A. An evaluation of the girl’s family situation
B. Liver function tests
C. Platelet counts
D. Quantitation of serum fibrin split products
E. Serum ammonia levels
Option E (Serum ammonia levels) is correct. This girl has a urinary tract infection (UTI) caused by Proteus mirabilis, a motile organism that commonly causes UTIs and renal stones and is unique among urinary tract pathogens in its splitting of urea to form NH4 and CO2. This raises the pH of the urine, making it a more hospitable environment for pathogens. Sometimes, infection with Proteus causes hyperammonemia and central nervous system manifestations. Assessing this patient’s serum ammonia levels would alert the physician to possible impending complications.

Option A (An evaluation of the girl’s family situation) is incorrect. There is no reason to believe that this girl’s urinary tract infection is related to abuse of any kind. Gonorrheal or chlamydial infection, however, would be an indication to contact Child Protective Services.

Option B (Liver function tests) is incorrect. There is no reason to believe that this girl has liver problems. Although Proteus infections cause elevated ammonia levels, this is not a product of impeded liver function, but rather is caused by the bacterium’s urea-splitting abilities, which releases NH4 as an endproduct.

Option C (Platelet counts) is incorrect. A platelet count would be a good idea if this girl were suspected of having thrombotic, thrombocytopenic purpura (TTP), which often has renal manifestations, or ideopathic, thrombocytopenic purpura. However, the absence of purpura or symptoms of thrombocytopenia (e.g., easy bruising) make these unlikely. There is a better explanation for the girl’s hematuria given the other findings.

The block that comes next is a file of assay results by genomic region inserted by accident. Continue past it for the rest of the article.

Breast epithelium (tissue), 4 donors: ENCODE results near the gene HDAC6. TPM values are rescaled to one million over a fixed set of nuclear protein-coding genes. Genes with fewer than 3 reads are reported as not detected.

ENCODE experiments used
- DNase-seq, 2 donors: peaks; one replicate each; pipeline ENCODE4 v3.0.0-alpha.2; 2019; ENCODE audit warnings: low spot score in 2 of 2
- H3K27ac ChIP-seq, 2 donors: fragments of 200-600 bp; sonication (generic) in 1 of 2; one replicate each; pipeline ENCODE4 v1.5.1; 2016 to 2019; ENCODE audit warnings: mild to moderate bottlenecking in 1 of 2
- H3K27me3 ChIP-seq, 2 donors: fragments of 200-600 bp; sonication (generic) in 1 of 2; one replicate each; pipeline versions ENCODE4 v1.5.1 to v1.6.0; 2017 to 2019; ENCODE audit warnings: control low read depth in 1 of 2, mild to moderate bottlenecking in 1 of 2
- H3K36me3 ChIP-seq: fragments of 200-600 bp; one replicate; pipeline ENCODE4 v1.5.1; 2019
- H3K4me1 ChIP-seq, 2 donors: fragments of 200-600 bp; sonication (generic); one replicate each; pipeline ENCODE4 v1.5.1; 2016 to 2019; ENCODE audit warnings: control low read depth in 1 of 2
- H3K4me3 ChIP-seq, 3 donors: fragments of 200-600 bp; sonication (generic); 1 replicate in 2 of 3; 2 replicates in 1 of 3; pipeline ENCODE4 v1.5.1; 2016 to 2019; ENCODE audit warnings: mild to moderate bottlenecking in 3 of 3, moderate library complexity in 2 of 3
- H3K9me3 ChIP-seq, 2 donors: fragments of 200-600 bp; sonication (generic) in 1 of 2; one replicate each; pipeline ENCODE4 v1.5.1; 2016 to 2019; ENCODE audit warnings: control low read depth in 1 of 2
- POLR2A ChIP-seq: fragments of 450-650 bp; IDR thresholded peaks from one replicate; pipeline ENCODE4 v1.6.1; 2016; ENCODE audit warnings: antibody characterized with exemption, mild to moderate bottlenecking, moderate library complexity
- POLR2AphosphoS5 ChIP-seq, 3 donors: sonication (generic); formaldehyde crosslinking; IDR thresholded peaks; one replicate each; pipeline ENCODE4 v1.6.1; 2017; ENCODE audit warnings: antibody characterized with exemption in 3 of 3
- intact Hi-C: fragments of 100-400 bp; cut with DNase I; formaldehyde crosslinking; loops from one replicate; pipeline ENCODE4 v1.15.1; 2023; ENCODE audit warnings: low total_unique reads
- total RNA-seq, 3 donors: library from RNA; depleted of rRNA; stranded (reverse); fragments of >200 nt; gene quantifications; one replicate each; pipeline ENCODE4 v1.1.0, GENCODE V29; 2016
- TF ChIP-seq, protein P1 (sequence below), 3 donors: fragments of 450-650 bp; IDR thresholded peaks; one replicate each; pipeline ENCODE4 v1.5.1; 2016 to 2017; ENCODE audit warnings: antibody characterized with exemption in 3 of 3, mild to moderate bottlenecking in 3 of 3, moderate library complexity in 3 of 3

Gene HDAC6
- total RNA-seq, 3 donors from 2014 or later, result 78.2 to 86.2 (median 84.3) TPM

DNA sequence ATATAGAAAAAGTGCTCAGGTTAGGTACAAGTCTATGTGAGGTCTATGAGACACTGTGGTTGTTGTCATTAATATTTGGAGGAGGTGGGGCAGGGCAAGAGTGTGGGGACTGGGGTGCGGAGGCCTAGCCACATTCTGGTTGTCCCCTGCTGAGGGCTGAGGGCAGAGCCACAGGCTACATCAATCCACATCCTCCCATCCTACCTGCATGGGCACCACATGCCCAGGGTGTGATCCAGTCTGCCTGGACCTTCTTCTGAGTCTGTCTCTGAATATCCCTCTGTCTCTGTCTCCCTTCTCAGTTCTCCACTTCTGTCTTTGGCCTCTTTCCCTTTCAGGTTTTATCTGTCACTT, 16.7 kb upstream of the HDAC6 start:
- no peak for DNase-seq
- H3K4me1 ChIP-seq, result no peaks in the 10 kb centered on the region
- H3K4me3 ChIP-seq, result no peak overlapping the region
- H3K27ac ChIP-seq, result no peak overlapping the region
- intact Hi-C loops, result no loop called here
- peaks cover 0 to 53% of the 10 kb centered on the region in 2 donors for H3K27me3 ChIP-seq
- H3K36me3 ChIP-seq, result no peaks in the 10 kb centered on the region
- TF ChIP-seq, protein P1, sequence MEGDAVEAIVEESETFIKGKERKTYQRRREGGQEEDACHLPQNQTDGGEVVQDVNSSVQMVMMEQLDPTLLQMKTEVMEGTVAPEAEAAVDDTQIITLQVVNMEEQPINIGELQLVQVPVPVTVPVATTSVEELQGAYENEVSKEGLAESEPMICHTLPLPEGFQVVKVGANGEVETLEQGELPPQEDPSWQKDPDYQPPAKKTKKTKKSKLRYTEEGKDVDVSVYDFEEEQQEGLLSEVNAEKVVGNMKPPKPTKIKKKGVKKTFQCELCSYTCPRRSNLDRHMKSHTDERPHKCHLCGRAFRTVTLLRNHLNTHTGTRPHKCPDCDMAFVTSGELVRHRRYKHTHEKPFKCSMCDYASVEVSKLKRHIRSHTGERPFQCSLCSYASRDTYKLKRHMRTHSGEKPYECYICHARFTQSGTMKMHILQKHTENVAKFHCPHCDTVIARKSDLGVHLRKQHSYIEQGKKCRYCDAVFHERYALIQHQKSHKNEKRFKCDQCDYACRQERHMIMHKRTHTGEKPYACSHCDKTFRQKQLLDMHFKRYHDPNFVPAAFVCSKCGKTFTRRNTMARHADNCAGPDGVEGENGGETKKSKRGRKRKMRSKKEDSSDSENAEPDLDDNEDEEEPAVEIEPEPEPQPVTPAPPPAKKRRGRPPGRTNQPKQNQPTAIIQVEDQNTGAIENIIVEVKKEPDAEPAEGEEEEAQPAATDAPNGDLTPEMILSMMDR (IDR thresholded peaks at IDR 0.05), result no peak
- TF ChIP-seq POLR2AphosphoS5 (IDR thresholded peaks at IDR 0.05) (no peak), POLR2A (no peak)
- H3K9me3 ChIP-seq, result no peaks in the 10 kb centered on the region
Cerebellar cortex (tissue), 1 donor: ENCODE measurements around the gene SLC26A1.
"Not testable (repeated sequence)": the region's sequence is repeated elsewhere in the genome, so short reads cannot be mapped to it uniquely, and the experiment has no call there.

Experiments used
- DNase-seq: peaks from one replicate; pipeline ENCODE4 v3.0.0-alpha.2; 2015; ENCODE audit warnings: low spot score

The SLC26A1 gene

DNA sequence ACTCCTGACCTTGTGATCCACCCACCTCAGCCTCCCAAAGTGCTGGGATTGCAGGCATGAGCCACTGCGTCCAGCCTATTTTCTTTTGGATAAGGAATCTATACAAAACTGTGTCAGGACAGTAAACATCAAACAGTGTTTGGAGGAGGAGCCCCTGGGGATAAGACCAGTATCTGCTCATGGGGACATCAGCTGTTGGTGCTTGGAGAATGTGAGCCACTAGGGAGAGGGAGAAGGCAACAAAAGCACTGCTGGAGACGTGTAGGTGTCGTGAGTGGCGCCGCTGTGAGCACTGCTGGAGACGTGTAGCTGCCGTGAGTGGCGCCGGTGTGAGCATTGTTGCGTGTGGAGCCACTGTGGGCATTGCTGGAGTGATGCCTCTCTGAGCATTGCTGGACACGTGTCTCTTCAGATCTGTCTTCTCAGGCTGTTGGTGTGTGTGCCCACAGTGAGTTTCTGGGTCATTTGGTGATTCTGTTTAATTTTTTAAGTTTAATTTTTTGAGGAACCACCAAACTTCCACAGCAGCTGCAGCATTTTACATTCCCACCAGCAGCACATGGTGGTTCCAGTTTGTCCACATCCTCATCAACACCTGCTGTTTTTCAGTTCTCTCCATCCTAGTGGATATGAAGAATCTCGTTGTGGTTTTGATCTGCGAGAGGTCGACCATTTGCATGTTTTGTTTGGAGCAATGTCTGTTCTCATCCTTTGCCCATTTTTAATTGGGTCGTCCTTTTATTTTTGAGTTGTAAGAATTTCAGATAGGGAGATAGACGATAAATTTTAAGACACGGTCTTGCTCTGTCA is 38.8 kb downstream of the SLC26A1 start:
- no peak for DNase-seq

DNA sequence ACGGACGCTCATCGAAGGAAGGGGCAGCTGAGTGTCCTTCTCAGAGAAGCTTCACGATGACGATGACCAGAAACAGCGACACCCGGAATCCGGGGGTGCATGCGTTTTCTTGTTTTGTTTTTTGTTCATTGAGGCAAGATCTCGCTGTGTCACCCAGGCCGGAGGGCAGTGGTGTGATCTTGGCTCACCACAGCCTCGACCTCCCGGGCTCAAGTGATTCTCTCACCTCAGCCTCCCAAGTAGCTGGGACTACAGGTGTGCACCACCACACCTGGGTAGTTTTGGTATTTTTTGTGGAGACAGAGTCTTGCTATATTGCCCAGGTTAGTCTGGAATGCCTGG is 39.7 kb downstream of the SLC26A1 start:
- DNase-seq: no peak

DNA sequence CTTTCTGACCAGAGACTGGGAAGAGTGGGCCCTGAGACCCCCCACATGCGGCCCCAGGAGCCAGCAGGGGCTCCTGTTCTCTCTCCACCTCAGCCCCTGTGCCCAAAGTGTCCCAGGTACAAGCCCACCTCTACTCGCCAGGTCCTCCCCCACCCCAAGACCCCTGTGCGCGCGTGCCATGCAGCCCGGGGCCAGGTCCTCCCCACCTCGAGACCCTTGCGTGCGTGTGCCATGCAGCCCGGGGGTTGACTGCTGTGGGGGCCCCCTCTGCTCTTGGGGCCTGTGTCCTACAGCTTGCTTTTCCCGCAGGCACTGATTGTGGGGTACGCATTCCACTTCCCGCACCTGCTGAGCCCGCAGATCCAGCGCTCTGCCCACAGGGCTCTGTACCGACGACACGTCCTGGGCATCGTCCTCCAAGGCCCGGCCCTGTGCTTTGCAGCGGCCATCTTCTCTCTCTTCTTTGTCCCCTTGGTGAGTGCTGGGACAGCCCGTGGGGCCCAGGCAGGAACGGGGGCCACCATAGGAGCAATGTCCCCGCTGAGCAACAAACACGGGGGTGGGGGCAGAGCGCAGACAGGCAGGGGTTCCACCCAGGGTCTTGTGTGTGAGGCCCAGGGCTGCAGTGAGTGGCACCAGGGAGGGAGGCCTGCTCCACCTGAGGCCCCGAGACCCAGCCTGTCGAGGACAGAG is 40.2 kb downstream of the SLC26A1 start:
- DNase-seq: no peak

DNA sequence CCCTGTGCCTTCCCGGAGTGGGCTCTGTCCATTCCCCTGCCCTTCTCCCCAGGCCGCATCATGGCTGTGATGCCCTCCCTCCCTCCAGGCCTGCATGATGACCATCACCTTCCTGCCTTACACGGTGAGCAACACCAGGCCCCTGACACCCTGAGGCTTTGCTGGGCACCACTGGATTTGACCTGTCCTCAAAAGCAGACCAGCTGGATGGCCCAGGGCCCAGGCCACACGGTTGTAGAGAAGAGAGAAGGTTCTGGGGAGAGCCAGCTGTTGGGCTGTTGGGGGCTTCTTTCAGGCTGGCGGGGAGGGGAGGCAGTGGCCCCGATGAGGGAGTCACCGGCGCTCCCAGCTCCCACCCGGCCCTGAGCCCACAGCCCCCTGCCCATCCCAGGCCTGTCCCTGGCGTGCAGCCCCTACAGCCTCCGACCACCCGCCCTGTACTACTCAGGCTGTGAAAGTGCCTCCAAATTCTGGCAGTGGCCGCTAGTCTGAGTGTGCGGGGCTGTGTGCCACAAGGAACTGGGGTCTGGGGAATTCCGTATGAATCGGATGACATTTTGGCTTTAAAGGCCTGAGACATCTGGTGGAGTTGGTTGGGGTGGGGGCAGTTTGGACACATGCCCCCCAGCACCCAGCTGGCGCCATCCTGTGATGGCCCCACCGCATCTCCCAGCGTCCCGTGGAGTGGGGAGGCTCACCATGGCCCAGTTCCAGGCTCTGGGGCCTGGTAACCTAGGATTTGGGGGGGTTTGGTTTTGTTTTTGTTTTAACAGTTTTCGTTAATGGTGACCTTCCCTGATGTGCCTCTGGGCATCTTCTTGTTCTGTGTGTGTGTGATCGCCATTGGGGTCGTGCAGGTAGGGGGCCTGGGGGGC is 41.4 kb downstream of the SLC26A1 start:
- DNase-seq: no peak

Option D (Quantitation of serum fibrin split products) is incorrect. Elevated levels of D-dimer and fibrin split products would be seen with disseminated, intravascular coagulation, which would manifest itself with signs of bleeding, shock, and organ infarction. TTP (as mentioned in rationale C) would also lead to consumption of fibrin, but is not high on the differential in this case.
A 25-year-old woman presents to the emergency department with her husband, who says that over the past two days, she has developed neck stiffness, headache, and fever and has grown increasingly sensitive to light. On physical examination, the patient’s hips and knees flex when she flexes her neck. Temperature is 38.9° C (102° F), and there is some papilledema. The rest of the physical examination is normal. Her HIV status is not known. Which of the following is the most appropriate procedure for further evaluation of this patient?

Answer Choices Correct AnswerCorrect answer Your AnswerYour answer
A. Blood culture → start antibiotics → CT → LP
B. Blood culture → start antibiotics → LP → CT
C. LP → HIV test → start antibiotics
D. LP → start antibiotics → blood culture
E. Start antibiotics → blood culture → CT → LP
Option A (Blood culture → start antibiotics → CT → LP) is correct. This is the ideal sequence in the evaluation/management of meningitis.

Option B (Blood culture → start antibiotics → LP → CT) is incorrect. It is recommended to obtain a CT scan before the LP.

Option C (LP → HIV test → start antibiotics) is incorrect. HIV testing is not part of a routine meningitis evaluation.

Option D (LP → start antibiotics → blood culture) is incorrect. It is recommended to obtain a CT scan before the LP, and it is not recommended to start antibiotics until blood cultures are obtained.

Option E (Start antibiotics → blood culture → CT → LP) is incorrect. It is not recommended to start antibiotics until blood cultures are obtained.